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    The third Republic

    A Constitution is the nation’s political and legal Bible which cannot be tampered with except in extraordinary circumstances. Sri Lankan President Maithripala Sirisena of the Sri Lanka Freedom Party and Prime Minister Ranil Wickremesinghe of the Unitied National Party, who have just completed one year of their national government, a unique experiment in the nation’s history, have found the second Republican Constitution of the nation introduced in 1979 by the UNP President JR Jayawardene inadequate to fulfil their mandate to abolish the Executive Presidential system in vogue for the last 37 years, to devolve power to the elected Provincial Councils and bring about much needed electoral reforms. In order to achieve these laudable objectives for which there is broad agreement among the people of Sri Lanka, the 225-member Parliament has been converted into a Constituent Assembly to draw up the nation’s third Republican Constitution. Britain’s last Governor-General of Ceylon, as the country was then called, Lord Soulbury, drew up a Constitution in 1948 which protected all communities. Article 29(2) specifically barred Parliament from enacting laws against any ethnic group. The Sinhala Buddhist majority abolished the Soulbury Constitution in 1972, renamed the country Sri Lanka and proclaimed it as a Republic. Article 2 of the new Constitution declared Sri Lanka a unitary State, Article 6 gave Buddhism the foremost place and Article 7 made Sinhala the sole official language. Article 29 of the Soulbury Constitution was repealed and thus sowed the seeds of separatism among the Tamil minority. The Second Republican Constitution introduced by Jayawardene in 1979 adopted the Executive Presidential system on the French model which made the President the Head of State, Head of Government and the Commander-in-Chief of the armed forces. Under this system the last President, Mahinda Rajapaksa, turned himself into an absolute dictator that made the people opt for a paradigm change.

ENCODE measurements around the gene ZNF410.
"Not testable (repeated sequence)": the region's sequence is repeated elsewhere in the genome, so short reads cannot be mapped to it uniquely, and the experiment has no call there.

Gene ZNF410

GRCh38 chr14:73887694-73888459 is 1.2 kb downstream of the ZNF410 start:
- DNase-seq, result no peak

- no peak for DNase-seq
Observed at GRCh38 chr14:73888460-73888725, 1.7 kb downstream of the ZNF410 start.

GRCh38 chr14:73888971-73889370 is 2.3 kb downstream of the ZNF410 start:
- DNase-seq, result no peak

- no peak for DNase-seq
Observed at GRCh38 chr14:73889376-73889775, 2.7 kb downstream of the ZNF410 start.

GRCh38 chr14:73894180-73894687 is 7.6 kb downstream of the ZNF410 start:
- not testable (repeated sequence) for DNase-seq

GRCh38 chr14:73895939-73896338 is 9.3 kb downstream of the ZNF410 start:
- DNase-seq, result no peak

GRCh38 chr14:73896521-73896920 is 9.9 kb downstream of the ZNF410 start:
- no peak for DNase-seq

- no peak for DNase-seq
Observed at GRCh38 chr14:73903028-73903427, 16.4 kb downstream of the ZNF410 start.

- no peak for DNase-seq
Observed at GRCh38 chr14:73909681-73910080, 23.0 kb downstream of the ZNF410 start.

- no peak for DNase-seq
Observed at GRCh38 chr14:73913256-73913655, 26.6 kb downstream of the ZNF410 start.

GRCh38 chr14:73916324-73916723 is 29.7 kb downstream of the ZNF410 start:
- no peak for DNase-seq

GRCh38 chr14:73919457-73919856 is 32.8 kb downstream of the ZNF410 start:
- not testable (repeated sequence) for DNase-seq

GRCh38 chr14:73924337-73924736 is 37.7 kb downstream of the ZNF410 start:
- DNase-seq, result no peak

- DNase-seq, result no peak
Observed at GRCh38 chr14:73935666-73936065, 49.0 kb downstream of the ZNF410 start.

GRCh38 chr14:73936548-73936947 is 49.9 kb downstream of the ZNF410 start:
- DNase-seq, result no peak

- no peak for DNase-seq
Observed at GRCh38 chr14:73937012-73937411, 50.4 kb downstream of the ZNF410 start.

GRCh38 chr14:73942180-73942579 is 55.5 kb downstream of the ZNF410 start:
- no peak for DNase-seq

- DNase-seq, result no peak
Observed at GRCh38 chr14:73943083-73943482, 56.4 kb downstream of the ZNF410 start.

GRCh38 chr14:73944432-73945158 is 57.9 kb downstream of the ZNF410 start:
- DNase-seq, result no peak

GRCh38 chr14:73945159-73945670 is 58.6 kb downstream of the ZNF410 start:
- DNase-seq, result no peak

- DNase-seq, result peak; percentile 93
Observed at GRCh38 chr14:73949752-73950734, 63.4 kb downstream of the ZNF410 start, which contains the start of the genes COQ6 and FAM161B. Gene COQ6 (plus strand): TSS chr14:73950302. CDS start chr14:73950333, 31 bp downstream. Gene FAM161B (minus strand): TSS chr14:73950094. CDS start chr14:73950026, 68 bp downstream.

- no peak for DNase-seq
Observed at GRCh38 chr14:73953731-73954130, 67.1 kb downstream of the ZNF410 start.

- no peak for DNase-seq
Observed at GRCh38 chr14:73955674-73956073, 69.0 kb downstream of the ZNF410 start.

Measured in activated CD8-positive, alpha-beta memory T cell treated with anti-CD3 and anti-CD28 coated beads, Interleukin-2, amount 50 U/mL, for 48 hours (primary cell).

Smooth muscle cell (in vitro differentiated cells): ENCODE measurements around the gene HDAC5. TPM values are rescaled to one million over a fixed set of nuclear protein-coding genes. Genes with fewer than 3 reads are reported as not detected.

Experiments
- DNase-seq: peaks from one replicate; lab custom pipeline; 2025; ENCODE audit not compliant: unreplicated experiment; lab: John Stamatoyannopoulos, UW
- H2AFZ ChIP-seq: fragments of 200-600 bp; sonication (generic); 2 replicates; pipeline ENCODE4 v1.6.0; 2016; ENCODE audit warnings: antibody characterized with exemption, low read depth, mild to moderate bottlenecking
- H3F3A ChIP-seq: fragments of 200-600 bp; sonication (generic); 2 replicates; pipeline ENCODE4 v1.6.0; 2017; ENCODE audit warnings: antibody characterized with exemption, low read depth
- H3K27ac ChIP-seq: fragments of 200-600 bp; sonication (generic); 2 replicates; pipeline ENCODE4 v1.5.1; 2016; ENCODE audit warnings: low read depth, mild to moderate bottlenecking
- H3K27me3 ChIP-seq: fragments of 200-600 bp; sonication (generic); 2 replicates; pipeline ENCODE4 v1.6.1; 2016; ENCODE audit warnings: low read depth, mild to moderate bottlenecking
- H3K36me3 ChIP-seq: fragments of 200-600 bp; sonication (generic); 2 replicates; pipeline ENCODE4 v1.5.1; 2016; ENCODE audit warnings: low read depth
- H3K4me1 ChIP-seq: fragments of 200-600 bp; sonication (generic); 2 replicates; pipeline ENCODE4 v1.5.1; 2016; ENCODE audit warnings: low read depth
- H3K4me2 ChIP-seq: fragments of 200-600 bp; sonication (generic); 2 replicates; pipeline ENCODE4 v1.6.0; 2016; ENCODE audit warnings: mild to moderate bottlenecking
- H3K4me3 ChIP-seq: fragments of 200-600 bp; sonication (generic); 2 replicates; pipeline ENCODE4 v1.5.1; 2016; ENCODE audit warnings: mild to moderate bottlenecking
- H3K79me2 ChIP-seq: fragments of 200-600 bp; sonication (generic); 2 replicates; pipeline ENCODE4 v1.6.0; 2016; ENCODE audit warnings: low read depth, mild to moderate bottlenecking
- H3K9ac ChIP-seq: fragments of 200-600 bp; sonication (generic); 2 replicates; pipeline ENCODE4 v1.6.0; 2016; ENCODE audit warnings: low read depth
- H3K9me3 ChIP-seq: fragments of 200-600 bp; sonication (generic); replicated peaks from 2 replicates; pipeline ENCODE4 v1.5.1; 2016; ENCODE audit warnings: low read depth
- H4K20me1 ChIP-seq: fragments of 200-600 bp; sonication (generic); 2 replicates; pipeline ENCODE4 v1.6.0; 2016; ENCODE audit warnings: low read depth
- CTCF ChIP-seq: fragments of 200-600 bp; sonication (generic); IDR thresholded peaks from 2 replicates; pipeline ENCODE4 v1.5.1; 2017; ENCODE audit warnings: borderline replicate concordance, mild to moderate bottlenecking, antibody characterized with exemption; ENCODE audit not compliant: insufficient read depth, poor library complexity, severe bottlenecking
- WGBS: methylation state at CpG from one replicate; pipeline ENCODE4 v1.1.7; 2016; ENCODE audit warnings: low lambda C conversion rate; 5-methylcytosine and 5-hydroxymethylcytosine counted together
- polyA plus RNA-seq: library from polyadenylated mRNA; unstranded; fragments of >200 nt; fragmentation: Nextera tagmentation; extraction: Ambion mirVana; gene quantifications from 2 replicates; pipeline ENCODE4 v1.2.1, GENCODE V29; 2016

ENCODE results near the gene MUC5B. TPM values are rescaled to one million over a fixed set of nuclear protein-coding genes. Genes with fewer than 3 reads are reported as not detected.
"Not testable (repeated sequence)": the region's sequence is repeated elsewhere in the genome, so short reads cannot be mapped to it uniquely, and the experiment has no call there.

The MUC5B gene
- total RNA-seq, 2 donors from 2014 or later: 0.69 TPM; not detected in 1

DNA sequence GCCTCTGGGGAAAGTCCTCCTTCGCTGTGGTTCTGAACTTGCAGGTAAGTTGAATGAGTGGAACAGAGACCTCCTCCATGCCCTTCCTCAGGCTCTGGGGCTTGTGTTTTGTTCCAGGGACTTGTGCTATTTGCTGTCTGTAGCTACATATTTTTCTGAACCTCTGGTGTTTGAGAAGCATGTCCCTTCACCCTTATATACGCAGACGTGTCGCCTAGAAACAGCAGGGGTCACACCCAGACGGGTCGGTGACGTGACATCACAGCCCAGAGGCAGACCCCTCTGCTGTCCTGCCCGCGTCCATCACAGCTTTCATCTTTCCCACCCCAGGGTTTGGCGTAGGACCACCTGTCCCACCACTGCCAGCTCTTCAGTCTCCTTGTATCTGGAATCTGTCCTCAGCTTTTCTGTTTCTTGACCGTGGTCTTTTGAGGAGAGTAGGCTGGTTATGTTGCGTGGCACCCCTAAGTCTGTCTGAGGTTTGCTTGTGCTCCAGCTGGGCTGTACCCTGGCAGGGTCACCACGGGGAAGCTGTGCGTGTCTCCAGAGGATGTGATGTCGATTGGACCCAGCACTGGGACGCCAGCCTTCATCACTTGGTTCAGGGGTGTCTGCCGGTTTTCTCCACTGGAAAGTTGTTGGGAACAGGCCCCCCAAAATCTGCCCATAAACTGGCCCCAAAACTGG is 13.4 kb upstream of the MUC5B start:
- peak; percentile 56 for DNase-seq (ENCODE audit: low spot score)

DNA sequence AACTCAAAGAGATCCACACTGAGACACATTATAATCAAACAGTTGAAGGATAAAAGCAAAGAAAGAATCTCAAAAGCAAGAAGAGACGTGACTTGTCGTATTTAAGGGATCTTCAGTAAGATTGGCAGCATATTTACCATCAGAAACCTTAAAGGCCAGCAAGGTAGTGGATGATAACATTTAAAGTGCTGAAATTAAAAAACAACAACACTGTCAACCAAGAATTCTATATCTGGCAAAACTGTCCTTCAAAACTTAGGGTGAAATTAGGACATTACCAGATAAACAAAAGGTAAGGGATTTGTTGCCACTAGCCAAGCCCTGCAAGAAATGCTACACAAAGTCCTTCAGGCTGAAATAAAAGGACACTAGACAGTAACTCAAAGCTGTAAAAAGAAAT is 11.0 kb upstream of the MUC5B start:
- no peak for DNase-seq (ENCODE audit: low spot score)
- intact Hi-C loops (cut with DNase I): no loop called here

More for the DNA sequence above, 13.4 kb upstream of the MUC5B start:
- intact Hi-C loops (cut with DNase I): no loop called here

Introducing the resolution converting Parliament into a Constituent Assembly, Sirisena said, “We need a Constitution that suits the needs of the 21st century and makes sure that all communities live in harmony.” He was ready to shed executive powers in favour of parliamentary democracy and was not opposed to a federal system within the unitary State which would ensure greater political power for ethnic Tamils who constitute 12 per cent of the population. For power-sharing between the Centre and the Provinces, Sri Lanka already has a blueprint in the yet to be implemented 13th Amendment. Had the authorities implemented the Bandaranaike-Chelvanayagam pact of 1957 or the Senanayake-Chelvanayagam pact of 1965, Tamils neither would have sought secession nor would the LTTE have taken up armed struggle. It is a good augury the SLFP and the UNP are on the same side now with the requisite two-thirds majority. Sirisena should not miss this opportunity to solve the ethnic crisis.
    Courtesy – The Statesman

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